Alpha Edge, November 2016 - Black belted

Indian markets hit turbulence with two ground breaking news recently. One was of partial demonetization announced by Prime Minister Narendra Modi to rein in black money, which in our opinion is one of the boldest move by the current government and showcases the clear intent of the government towards bettering the economy. The second news that rattled the markets was of Donald Trump winning the US elections defying the polls that clearly gave Hillary Clinton the lead before US went in to voting. With the new developments, going forward we expect the volatility to continue or even rise warranting market participants to be on their toes.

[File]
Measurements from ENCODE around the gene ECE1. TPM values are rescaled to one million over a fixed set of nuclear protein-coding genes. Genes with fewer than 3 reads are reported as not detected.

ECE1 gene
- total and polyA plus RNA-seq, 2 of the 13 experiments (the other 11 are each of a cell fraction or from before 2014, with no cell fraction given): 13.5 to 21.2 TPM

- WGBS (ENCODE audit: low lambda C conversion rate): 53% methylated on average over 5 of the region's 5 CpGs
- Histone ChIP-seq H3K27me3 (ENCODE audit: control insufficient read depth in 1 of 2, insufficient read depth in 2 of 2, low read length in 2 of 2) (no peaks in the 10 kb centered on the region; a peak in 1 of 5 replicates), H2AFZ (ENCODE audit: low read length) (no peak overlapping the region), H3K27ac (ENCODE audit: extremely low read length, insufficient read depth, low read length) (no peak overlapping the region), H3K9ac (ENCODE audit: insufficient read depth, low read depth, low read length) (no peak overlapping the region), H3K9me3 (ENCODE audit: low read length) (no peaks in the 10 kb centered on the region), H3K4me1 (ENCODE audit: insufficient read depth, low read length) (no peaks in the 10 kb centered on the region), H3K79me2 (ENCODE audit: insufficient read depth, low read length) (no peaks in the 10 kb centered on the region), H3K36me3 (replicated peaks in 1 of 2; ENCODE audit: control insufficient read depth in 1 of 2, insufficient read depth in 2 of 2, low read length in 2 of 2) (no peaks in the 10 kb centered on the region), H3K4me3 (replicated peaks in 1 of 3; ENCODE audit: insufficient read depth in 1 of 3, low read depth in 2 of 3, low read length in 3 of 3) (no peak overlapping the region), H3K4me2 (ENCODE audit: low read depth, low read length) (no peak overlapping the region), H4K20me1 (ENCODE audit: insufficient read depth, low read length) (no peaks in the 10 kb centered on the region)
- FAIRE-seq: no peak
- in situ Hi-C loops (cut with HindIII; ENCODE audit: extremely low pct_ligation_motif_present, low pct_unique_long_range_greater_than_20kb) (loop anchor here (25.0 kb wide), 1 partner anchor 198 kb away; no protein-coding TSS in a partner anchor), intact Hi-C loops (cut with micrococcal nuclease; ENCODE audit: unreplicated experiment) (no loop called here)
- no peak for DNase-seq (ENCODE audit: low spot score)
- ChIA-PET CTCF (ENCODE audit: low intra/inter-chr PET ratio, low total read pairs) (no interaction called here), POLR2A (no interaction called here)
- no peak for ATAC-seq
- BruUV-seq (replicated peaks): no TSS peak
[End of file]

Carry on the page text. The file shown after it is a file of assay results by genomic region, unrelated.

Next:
Globally, last month, markets around the world ended the month in negative due to rising anxiety w.r.t. the US presidential elections and perceived shits in global central bank policies and generally rising inflation expectations. With economist world over questioning efficacy of the recent monetary policies it seems like the central bankers too are re thinking their strategies. Last month we saw a change of tone from ECB. And in a surprising move Bank of England and Bank of Japan chose to hold their interest rates steady. In totality it will be tough months ahead globally as markets brace for US presidential, higher interest rates given the probability of a Fed rate hike in December is increasing, add to that the reducing intensity of rate cuts going forward.